“Ted Kennedy was always there for him. Always. And it went beyond the political and legislative stuff. When Jim and Lisa’s first child was born, the very first call that Jim got at the hospital was from Ted Kennedy. And he wants to be there to say goodbye.”
Other lawmakers likewise rearranged their schedules.
Sen. Mark BegichMark BegichRyan's victory trumps justice reform opponents There is great responsibility being in the minority Senate GOP deeply concerned over Trump effect MORE (D-Alaska), for example, postponed a trip for Sens. Barbara BoxerBarbara BoxerThis week: Shutdown deadline looms over Congress Senators seek to boost women in international forces Overnight Energy: Senate approves Flint aid | Union chief backs Dakota pipeline MORE (D-Calif.), Bernie SandersBernie SandersDebate of century lives up to its billing Trump: It's not certain Russia hacked DNC Sanders warns: Debate is not ‘entertainment show’ MORE (I-Vt.), Frank Lautenberg (D-N.J.) and Debbie StabenowDebbie StabenowGOP puts shutdown squeeze play on Dems Senate panel approves pension rescue for coal miners Week ahead: Flint aid fight shifts to House MORE (D-Mich.) to come to Alaska this weekend to view examples of the effects of climate change.
While many of the senators are arranging their own travel for Saturday’s service in Boston, Gainer’s office organized at least one bus to take senators to Andrews Air Force Base in Maryland, where they will board a plane to fly to an undisclosed airfield in the Boston area. Officials were still discussing details of the trip as of press time.
While much of the House leadership is planning to be in Boston on Saturday, the Kennedy family did not extend invitations to the entire lower chamber, according to the House sergeant at arms’s office.
“It is a Senate event,” said Kerri Hanley, a spokeswoman for the office. “And the Kennedy family invited a few House members. They didn’t invite the entire House or anything like that because there’s too many of us, but they did invite a few House members.”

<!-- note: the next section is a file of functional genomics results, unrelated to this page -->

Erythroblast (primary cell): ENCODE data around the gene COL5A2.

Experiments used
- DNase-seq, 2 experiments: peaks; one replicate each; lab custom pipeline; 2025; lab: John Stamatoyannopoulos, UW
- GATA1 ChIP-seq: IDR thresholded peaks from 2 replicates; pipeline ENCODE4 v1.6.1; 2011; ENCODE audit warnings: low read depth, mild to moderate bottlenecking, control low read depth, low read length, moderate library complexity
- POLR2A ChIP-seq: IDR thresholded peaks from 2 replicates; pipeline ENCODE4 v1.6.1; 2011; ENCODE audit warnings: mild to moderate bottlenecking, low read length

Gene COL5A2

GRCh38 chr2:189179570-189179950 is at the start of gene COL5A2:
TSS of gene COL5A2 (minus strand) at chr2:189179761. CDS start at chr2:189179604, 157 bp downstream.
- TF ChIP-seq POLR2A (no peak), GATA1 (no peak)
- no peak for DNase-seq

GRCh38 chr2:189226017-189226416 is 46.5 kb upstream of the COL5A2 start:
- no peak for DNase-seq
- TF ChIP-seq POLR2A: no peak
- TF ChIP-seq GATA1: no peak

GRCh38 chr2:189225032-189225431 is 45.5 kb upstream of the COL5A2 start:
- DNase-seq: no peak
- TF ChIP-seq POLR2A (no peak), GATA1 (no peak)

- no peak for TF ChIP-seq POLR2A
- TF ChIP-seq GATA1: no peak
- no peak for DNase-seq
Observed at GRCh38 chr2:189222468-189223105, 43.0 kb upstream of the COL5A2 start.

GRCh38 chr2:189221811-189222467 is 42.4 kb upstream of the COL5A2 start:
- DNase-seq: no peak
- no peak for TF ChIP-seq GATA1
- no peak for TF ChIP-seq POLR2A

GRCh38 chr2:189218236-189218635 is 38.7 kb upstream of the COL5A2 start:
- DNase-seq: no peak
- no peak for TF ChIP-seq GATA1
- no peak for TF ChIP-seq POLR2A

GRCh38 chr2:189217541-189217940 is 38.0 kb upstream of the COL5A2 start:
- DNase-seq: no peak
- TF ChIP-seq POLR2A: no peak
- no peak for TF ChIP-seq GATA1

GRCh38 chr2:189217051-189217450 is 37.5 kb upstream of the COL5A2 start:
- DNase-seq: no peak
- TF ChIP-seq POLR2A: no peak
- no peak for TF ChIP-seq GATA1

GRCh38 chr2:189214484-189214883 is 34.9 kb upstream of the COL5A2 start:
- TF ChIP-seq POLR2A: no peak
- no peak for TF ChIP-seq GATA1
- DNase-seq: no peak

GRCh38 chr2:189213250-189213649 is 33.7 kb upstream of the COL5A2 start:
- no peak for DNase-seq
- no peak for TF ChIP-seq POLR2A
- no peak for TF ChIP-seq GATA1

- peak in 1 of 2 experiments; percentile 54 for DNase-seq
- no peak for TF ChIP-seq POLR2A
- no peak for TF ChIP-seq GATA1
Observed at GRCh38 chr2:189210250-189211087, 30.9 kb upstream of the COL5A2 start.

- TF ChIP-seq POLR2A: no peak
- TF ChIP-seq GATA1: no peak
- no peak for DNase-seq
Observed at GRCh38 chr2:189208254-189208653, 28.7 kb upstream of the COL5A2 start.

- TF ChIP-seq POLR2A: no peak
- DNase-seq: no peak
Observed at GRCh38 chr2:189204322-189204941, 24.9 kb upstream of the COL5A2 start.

Speaker Nancy Pelosi (D-Calif.) is planning to attend the funeral in Boston, as will House Education and Labor Committee Chairman George Miller (D-Calif.), House Financial Services Committee Chairman Barney Frank (D-Mass.) and House Energy and Commerce Committee Chairman Henry Waxman (D-Calif.).
All of the living presidents are expected to join Obama in Boston, and in addition to local law enforcement, Gainer’s office has been working closely with the Secret Service and the military.
The Senate sergeant at arms typically chooses to coordinate its congressional transportation efforts with a branch of the military and opted for the Army for this weekend’s events because of Kennedy’s service in the Army from 1951 to 1953.
An international retinue, including Ireland’s Prime Minister Brian Cowen, is also expected to join the ranks for Saturday’s service.
Other lawmakers, like Rep. Xavier BecerraXavier BecerraHispanic Dems 'disappointed' with party's Latino outreach Pelosi will vote to override Obama veto on Saudi 9/11 bill GOPers fear trillion-dollar vote is inevitable MORE (D-Calif.), vice chairman of the House Democratic Caucus, are planning to attend the invitation-only burial at Arlington but are not making the trip to Boston.
In the days leading up to Saturday’s services, there was a steady and massive outpouring of public condolences offered to the family. The Kennedy family estimated that 25,000 people attended the wake on Thursday night at the JFK Library, which kept the building open to the public until 2 a.m.
As an expression of gratitude for Kennedy’s lifelong dedication to service on Capitol Hill, Senate officials presented the family with the flag flown over the Capitol on the last day of session in the Senate. It lay draped over Kennedy’s casket as mourners paid their respects.